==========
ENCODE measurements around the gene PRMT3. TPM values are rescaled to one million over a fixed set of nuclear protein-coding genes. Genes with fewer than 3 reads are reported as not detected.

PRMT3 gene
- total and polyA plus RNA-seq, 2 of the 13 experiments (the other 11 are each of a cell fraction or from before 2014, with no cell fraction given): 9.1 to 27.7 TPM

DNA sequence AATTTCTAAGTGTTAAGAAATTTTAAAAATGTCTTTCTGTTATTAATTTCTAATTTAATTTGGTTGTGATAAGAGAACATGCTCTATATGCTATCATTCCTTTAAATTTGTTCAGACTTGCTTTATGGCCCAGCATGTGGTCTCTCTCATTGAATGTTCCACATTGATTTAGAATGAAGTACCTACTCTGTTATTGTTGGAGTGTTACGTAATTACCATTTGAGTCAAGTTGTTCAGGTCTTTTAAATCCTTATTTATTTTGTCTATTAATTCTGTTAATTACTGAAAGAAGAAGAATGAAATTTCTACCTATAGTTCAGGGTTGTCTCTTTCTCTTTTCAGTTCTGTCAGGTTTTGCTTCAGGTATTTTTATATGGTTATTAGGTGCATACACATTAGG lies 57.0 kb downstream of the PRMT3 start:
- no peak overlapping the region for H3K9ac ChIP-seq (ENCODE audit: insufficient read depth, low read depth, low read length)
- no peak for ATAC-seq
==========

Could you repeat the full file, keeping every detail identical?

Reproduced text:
ENCODE measurements around the gene PRMT3. TPM values are rescaled to one million over a fixed set of nuclear protein-coding genes. Genes with fewer than 3 reads are reported as not detected.

PRMT3 gene
- total and polyA plus RNA-seq, 2 of the 13 experiments (the other 11 are each of a cell fraction or from before 2014, with no cell fraction given): 9.1 to 27.7 TPM

DNA sequence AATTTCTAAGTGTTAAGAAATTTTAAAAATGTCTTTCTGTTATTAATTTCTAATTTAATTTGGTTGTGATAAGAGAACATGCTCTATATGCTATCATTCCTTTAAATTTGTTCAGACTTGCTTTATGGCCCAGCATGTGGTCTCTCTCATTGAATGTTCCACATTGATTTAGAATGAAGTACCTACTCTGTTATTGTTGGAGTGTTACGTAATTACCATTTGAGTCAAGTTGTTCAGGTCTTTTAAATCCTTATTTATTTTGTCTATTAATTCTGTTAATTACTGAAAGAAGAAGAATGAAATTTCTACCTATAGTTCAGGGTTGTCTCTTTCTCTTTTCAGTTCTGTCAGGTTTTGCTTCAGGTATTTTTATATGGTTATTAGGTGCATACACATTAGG lies 57.0 kb downstream of the PRMT3 start:
- no peak overlapping the region for H3K9ac ChIP-seq (ENCODE audit: insufficient read depth, low read depth, low read length)
- no peak for ATAC-seq